$28,928: Now that's whisky!
A bottle of Glenavon, widely acclaimed as the world's oldest bottle of whisky, sold for £14,000 -- or $28,928.72 in U.S. currency -- at auction in London yesterday.
The green glass bottle went to an anonymous telephone bidder from Scotland bidding on behalf of a private Russian collector, at the end of a frenetic auction at Bonham's in London.
The Glenavon is believed to have been bottled between 1851 and 1858. The Speyside distillery, which produced it, closed in 1858.
Is it still drinkable? Charles MacLean, a consultant to the auctioneers, said that whisky once bottled in glass should not spoil.
“I can tell this bottle is well sealed because the whisky goes right up to the neck," he told media reporters. "It is safe to assume that it will taste as good as the day it was bottled.”
The bottle was put up for sale by a woman living in Northern Ireland, who said that it had been in her family for generations.
Little is known about the Glenavon distillery, thought to have been located near the present-day Glenlivet distillery whose 19th-century owners are thought to have taken it over.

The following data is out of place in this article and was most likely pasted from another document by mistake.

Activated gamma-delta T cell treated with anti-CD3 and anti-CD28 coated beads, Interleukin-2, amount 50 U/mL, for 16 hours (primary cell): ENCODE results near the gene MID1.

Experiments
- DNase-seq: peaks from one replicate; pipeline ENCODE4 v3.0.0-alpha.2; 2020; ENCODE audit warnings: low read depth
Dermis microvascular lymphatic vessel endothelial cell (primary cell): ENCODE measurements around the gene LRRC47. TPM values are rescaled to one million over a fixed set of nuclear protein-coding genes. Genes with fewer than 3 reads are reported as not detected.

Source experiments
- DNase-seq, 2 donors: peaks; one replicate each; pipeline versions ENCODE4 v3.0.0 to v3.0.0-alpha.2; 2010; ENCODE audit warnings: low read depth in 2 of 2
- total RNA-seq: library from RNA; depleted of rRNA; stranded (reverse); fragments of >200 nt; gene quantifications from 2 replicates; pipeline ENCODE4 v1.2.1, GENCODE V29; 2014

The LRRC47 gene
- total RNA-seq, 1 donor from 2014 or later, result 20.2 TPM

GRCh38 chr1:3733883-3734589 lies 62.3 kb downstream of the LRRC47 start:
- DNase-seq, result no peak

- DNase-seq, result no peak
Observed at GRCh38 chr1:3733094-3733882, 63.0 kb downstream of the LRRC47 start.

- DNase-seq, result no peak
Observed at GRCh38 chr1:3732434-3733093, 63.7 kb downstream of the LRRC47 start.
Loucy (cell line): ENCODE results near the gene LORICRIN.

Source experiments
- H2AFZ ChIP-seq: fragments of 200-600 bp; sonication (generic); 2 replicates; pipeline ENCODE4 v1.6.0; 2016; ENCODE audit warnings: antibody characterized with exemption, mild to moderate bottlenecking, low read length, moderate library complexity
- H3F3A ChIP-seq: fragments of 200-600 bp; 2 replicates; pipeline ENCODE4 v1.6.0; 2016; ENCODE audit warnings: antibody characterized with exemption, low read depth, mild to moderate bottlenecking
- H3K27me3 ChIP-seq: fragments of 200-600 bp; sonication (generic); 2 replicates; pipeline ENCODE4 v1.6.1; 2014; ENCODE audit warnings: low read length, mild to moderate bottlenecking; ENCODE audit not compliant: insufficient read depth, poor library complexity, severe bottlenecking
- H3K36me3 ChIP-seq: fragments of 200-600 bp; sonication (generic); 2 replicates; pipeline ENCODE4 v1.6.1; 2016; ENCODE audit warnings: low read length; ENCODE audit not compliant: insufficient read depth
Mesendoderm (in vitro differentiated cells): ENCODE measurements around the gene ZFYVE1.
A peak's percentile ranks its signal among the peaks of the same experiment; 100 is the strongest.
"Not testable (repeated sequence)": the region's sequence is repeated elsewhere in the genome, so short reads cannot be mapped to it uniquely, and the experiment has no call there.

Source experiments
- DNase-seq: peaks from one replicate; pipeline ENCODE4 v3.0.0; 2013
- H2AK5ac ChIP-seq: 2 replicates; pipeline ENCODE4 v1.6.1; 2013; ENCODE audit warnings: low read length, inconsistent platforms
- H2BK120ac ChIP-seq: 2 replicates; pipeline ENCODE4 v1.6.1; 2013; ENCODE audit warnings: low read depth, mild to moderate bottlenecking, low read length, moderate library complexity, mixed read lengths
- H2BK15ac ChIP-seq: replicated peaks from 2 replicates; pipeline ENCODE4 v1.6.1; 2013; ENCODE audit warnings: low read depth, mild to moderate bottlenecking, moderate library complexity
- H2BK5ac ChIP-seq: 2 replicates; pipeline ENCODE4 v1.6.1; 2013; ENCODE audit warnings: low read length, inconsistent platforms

A spokesman for the Scotch Whisky Association said last night that any buyer of such a bottle would be well advised to check its provenance thoroughly. “What is not known is the actual age of the whisky; the years of maturing in the barrel are as important as the date of the bottling.”
The auction price did not exceed the record for a bottle of Scotch. That mark is held by a bottle of Dalmore that was aged for 62 years before being bottled. It went for £26,000, or $50,663.08 in U.S. currency.
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Posted by William M. Dowd at 9:53 PM